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The Carletonian

The Carletonian

Born in the USA: An athlete comes clean

<st week shocking revelations regarding Andre Agassi, one of tennis’ biggest stars, came out. Agassi, the holder of eight major titles and one of only six men to ever complete the career grand slam, admitted to tanking matches, allegedly taking speed before junior nationals, using crystal meth and smashing all of his major trophies in a rage. Agassi grew up hating his father and the game of tennis. When Agassi took crystal meth and failed a drug test, he lied to the ATP so that he wouldn’t get suspended. So why is there no palpable outrage as a result of these leaks? The reason is simple (and it’s not because Americans don’t care about tennis).

Andre Agassi admitted to all of these things in his new autobiography, Open, and in doing so demonstrated that the athletes we look at as being superhuman are, in fact, human. Agassi admits to his flaws and missteps and it didn’t take a congressional hearing or a failed drug test being made public for him to do so.

In an age in which fans don’t know which athlete took performance enhancing drugs, cheated or lied, it is refreshing to find someone who is willing to come clean on his own accord. Some fans might be angry to find out that one of their heroes took drugs and cheated (understandably so), but if Agassi is willing to admit to these mistakes, what does that say about who he is today?

This book completes the turnaround that Agassi has gone through over the course of his life. As a kid Agassi was forced by his father to hit over one million balls during a year. He grew up thinking of tennis as a prison and hated the sport and his overbearing father. He came into professional tennis as a player known for his untraditional apparel and playing style. He had long hair (which he now admits was a toupee) and did not fit the conventional mold of a tennis player. He was a dominant player, although overshadowed by Pete Sampras. However, even following his performance at the Olympics in 1996, where he won a gold medal, he was a broken man.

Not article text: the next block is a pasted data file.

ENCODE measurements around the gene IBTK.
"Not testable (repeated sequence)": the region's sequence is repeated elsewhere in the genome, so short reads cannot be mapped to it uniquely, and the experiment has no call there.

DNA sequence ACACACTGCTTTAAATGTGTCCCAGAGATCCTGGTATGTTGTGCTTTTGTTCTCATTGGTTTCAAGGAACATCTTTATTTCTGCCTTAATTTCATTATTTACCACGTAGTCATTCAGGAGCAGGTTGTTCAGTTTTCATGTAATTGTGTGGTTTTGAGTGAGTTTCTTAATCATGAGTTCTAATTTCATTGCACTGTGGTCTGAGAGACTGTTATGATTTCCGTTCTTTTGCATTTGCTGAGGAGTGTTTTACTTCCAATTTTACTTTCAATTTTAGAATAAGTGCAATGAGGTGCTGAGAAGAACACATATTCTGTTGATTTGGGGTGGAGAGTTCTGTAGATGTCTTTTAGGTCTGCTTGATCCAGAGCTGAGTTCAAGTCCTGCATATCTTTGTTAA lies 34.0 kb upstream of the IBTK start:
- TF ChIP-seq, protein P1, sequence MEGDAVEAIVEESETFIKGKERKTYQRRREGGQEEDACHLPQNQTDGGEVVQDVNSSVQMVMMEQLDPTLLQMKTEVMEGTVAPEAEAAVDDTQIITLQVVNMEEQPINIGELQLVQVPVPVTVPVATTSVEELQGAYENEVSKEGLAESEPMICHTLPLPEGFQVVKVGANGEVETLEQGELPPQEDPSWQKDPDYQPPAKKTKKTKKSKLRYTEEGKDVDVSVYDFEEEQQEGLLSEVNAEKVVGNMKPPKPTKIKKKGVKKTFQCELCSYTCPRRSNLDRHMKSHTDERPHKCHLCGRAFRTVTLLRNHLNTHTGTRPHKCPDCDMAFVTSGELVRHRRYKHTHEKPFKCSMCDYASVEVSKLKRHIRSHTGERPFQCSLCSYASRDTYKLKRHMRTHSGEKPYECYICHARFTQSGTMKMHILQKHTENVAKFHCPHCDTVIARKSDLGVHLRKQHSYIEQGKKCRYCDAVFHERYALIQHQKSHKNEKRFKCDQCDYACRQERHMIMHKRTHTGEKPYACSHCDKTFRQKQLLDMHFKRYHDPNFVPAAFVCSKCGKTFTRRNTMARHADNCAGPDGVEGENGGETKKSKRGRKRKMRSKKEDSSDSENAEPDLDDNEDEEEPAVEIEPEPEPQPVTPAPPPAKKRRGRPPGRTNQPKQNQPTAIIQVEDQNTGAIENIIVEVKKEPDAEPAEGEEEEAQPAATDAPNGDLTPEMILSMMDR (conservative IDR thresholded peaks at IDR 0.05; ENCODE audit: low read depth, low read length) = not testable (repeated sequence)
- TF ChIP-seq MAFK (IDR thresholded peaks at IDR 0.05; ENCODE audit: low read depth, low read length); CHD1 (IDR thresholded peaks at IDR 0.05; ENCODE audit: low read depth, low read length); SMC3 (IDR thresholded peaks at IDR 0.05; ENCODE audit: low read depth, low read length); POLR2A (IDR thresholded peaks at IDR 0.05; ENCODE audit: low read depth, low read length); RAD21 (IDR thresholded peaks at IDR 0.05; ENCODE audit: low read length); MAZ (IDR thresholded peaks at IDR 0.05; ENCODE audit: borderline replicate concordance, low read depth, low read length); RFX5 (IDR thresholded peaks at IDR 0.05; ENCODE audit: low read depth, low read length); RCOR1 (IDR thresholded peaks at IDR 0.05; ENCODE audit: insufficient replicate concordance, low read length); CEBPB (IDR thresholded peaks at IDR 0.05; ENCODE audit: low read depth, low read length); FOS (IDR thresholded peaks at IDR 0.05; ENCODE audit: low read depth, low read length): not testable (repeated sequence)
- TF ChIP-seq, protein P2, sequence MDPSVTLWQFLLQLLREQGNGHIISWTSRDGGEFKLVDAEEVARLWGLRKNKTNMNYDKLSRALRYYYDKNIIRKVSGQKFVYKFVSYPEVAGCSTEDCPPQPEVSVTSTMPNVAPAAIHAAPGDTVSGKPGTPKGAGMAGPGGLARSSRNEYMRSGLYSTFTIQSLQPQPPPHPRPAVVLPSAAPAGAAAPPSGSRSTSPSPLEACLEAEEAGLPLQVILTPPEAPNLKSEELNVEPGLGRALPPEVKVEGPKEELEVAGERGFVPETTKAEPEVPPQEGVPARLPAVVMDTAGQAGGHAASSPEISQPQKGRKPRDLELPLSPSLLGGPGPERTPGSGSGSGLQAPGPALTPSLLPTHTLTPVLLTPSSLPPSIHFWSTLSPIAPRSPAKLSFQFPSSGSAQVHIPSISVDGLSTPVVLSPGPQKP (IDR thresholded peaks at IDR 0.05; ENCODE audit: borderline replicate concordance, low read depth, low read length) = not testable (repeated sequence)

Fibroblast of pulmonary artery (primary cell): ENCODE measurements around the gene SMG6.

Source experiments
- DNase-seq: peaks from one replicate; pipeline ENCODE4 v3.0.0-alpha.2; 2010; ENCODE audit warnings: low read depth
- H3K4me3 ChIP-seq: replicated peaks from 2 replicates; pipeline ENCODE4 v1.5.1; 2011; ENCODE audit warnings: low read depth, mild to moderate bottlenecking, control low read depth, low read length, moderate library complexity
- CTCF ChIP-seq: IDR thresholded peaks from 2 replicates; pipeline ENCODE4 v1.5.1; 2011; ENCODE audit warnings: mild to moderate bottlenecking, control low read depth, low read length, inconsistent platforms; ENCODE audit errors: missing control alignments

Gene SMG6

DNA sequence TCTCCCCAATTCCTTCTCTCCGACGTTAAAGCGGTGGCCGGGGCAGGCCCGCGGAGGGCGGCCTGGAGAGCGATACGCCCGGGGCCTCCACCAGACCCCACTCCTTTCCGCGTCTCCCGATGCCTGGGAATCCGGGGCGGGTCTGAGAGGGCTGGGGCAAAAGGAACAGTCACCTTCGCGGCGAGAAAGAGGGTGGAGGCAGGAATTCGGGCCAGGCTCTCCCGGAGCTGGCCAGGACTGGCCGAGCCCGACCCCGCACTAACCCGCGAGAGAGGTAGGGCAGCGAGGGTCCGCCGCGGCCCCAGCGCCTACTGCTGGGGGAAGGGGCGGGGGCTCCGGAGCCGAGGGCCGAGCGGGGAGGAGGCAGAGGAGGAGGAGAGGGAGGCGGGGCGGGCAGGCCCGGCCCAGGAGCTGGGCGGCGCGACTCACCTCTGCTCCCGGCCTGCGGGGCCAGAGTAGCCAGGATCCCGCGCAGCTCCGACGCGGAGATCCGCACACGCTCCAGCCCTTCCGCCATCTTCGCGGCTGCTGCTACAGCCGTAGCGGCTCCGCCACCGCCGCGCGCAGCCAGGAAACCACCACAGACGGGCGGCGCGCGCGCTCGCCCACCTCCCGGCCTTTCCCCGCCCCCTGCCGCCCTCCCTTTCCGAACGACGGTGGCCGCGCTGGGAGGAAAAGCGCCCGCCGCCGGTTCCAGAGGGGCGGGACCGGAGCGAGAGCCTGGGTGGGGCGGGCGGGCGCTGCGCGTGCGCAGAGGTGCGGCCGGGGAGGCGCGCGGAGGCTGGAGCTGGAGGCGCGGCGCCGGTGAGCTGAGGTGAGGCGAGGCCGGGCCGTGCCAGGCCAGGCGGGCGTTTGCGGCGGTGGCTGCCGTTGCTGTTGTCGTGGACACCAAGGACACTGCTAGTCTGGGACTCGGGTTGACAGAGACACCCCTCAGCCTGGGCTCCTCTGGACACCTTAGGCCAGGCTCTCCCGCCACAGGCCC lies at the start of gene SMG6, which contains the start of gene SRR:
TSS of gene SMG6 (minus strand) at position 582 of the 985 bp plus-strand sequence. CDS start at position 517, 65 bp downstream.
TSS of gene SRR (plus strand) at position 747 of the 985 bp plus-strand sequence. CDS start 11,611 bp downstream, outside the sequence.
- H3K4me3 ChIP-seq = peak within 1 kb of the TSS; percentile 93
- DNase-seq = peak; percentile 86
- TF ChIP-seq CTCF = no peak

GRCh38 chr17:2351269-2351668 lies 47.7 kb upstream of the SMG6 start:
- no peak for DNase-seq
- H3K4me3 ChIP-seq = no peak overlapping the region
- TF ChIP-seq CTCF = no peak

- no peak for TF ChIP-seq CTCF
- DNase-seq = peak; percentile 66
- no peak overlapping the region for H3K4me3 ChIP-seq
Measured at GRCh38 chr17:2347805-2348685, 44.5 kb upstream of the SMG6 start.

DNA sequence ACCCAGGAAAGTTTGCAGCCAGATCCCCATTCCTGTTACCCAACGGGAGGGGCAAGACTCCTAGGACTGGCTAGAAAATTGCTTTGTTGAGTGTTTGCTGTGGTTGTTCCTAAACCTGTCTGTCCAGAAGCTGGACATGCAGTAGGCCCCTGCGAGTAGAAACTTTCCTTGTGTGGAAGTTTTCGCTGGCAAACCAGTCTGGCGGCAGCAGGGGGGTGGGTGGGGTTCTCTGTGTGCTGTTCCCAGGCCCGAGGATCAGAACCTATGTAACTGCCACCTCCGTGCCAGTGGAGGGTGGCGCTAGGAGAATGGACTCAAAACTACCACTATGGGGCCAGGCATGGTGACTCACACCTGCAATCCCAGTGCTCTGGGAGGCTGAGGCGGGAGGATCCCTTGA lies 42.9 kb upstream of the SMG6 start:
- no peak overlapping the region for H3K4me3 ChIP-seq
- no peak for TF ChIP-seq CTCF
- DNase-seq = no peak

Agassi sunk to number 141 in the world rankings, and that is when he experimented with crystal meth. He withdrew from the French Open that year and barely prepared for Wimbledon. Later, he failed a drug test and had to lie so he wouldn’t get suspended. Then, in 1998, Agassi climbed back into the top 10 in the world rankings, the biggest one-year jump in history. After this, Agassi won five more major titles. When Agassi lost the final match of his career in the 2006 U.S. Open, he received an eight-minute standing ovation.

He exorcised the demons on the tennis court, and through this book he finally overcame those off the court. He came clean, called himself an “underachiever,” but most importantly realized that it was okay to be fallible. He knew his image would suffer, but he went through with it. Agassi has made over $31 million in tournament earnings and has been just as successful off the court, so it is hard to imagine this book was written because he has fallen on bad times.

As a role model and professional athlete Andre Agassi should not have taken illegal substances and lied to the governing body of his sport, but it is admirable that he took the initiative to come clean. While Roger Clemens and other athletes have lied to their fans about taking drugs, Agassi was up front and honest, and that’s the reason why Clemens is hiding somewhere in Houston away from the public, while Agassi is carrying on his daily life.

-David Sacks is a Carletonian Columnist

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